Paul Pena is unlike anyone you’ve ever known. The son of West African immigrants, he’s living in San Francisco, a blind and brilliant Mississippi Delta blues and Cape Verde folk singer whose resume includes work with John Lee Hooker, Muddy Waters, Bonnie Raitt, and B.B. King. The Academy Award-nominated Genghis Blues documents his 1995 journey to Tuva, a small Asian republic north of Mongolia, a journey that he had dreamed of making for years before he was finally able to do so.
If you have never heard of Tuva, that’s not surprising. Pena himself had not heard of it before one night in 1984, when he came across some Tuvan throatsinging on his shortwave radio. The traditional art of throatsinging, or khoomei, involves the ability to create two or more sounds in the throat at once, and in Tuva, it is a national passion, such that its practitioners are revered as rock stars are elsewhere. Pena’s attraction to the sound he heard that night was immediate and intense: he began researching the music and the place that produced it. He taught himself the Tuvans’ obscure language, in Braille, working from an English to Russian dictionary and then one that translated Russian to Tuvan (as there are none that directly translate English to Tuvan), and eventually, he learned to throatsing himself, soon able to make such an impressively thunderous noise that he was dubbed “Earthquake” by one of his teachers, a throatsinging master named Kongar-ol Ondar, winner of the first throatsinging competition in 1992.
Pena met Kongar-ol when the Tuvan star whom the film’s narrator describes as “a combination of John F. Kennedy, Elvis, and Michael Jordan” and a couple of other singers came to San Francisco in 1993: Pena tracked them down after their concert and demonstrated his own self-taught version of throatsinging. Touched by Pena’s dedication and pretty much astonished by his skill, Ondar invited him to Tuva for the second competition and symposium in 1995. This was the beginning of a long and trying and eventually tremendously rewarding trip, for Pena and others with varying interests in Tuva. This cast of characters includes associates of the physicist Richard Feynman (whose own desire to get to Tuva never came to fruition, but was chronicled in Ralph Leighton’s book Tuva or Bust, Leighton being this film’s associate producer, and the fellow who provided the Belic brothers with the original idea), Pena’s assistant Tony DiCicca, Lemon DeGeorge (termed in the film, “tree trimmer, recording engineer, filmmaker, rock musician”), and the film crew headed up by brothers Roko and Adrian Belic.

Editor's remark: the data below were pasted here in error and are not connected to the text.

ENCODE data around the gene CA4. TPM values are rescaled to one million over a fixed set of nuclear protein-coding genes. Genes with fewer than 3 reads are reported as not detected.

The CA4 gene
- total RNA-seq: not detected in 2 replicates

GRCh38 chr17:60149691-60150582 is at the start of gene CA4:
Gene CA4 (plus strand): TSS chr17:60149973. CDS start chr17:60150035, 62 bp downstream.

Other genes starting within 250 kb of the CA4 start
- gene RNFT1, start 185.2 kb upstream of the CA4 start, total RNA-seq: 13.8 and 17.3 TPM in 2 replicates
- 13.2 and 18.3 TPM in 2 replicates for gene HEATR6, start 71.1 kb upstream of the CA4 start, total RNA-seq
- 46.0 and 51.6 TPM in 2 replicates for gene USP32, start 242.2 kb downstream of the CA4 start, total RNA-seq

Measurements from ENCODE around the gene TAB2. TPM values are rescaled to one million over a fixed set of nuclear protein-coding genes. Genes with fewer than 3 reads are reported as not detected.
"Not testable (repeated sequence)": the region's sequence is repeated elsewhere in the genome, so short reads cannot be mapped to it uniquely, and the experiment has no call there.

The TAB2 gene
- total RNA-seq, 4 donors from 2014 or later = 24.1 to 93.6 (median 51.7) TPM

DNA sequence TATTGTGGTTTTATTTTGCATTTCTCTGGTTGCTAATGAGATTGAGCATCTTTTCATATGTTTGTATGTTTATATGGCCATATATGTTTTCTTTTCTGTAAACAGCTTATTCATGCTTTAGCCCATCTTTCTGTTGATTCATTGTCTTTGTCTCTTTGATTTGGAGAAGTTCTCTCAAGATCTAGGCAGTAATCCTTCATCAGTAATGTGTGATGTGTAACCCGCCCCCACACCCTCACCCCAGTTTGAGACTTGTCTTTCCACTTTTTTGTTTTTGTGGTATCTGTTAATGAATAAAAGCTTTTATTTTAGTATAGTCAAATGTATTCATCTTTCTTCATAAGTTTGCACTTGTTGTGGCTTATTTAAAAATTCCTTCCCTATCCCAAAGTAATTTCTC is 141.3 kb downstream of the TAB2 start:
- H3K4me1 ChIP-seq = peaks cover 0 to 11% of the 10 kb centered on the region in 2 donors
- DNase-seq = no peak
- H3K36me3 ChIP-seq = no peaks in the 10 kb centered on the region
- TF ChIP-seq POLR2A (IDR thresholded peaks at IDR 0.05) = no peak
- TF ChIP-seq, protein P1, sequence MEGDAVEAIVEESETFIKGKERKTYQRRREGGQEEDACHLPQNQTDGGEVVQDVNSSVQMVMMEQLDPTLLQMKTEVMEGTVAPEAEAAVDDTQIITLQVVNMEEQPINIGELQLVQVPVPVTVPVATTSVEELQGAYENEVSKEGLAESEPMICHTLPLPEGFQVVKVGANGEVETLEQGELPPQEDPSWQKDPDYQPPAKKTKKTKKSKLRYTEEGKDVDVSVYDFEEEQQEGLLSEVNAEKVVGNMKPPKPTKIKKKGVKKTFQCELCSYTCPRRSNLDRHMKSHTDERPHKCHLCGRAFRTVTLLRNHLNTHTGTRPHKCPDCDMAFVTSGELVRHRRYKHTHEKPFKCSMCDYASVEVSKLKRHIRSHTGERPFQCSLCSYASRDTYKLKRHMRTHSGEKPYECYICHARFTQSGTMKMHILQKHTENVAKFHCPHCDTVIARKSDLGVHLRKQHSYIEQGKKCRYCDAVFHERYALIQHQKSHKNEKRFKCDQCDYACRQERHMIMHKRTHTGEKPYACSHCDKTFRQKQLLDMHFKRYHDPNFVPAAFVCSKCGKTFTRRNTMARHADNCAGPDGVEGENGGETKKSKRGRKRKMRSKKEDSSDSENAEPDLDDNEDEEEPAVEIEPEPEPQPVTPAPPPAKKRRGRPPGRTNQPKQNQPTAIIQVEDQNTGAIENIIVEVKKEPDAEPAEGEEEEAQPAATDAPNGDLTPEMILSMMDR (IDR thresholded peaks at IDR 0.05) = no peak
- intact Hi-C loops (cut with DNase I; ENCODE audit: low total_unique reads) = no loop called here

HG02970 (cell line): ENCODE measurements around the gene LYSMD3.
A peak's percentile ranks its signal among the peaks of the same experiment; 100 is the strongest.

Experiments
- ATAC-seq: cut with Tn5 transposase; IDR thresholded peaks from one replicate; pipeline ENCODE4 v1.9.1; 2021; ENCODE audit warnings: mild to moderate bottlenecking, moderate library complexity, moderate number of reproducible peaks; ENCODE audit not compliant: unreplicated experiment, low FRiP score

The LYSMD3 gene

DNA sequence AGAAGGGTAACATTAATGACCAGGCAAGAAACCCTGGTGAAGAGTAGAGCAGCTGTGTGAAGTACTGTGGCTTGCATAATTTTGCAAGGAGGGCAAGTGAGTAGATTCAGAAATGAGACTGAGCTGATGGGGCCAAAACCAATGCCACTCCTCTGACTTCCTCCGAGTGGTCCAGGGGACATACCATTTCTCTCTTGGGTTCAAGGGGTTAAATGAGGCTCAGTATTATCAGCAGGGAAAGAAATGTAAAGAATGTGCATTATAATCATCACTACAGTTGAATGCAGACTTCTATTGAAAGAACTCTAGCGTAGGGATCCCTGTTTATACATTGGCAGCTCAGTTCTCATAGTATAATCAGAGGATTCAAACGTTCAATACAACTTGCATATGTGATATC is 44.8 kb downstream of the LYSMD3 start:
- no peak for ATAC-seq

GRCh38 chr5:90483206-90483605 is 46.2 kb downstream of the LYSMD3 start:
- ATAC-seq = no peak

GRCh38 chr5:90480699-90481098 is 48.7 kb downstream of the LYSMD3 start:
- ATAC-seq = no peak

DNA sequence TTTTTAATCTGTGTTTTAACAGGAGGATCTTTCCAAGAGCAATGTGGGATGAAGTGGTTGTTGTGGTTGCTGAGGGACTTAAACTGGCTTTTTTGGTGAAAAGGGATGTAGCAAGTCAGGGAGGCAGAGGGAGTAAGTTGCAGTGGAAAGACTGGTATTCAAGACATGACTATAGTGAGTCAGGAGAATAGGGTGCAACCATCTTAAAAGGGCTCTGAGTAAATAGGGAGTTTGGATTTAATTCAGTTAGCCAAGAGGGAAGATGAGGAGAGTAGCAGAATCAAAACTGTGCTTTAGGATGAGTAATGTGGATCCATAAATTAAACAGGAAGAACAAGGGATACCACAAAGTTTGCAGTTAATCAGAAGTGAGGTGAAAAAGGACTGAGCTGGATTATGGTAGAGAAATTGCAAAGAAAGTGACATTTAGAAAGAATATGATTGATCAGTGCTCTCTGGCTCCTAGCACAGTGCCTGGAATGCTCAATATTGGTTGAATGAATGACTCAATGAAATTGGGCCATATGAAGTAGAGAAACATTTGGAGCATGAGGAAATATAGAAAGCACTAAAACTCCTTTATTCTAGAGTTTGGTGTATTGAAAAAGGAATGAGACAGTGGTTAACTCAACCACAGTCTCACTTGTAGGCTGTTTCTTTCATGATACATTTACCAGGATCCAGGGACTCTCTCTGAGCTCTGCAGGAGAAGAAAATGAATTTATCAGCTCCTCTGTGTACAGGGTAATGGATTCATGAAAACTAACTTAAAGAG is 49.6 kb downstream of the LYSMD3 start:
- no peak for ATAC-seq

The film is remarkable, and not only for the remarkable story it tells, concerning the unlikely friendship between the apparently always-smiling Ondar and the large-bodied, melancholy Pena (he’s given to bouts of weeping when overwhelmed by the day-to-day details of his difficult life, a painful fact from which the film does not shy away). In Tuva, the group soon finds that “there is no life as usual.” They experience numerous adventures, from celebratory parades and festal meals (their hosts kill sheep for them), to torrential rains and one traveler’s heart attack. At one point Paul loses his anti-depressant medication, and fears he will lapse into a debilitating depression: the filmmakers begin to wonder if their run of bad luck is the result of a curse they’ve inadvertently picked up, with a traditional drum they’ve purchased to take home. They take the drum to a shaman, to find out if it’s got a demon’s tail hidden in it, and are relieved to find that it does not, that their bad luck is just that, not hexed, but random.
“Life is very spontaneous,” observes Paul, with “opportunities that present themselves and you have to be ready.” Just so, the filmmakers shot more than fifty hours of tape in Tuva, ready to capture whatever they saw happening around them. The film’s emotional highlights are structured as part of an ongoing trajectory, the movement of Paul and Kongar-ol’s developing relationship, as well as Paul’s reception by the Tuvans, so pleased to hear him sing (on stage, he combines blues and throatsinging in a fabulous, truly moving way) and to speak their language.
Pena’s own story begins before and continues beyond the trip, however. All too used to facing racism and prejudices against disabled people in the States, he’s both thrilled and awed by the adulation he receives in Tuva, perhaps best illustrated by Ondar’s genuine affections and tender respect (he washes Paul in the sacred waters of a Tuvan river). The film focuses on Pena’s efforts to adapt to circumstances that change by the minute: walking through fields and negotiating rugged terrains, riding a horse, singing in a language not his own. Courageous, honest, resilient, and as flawed as any human, Paul Pena is one of the more incredible people you’ll see on a screen.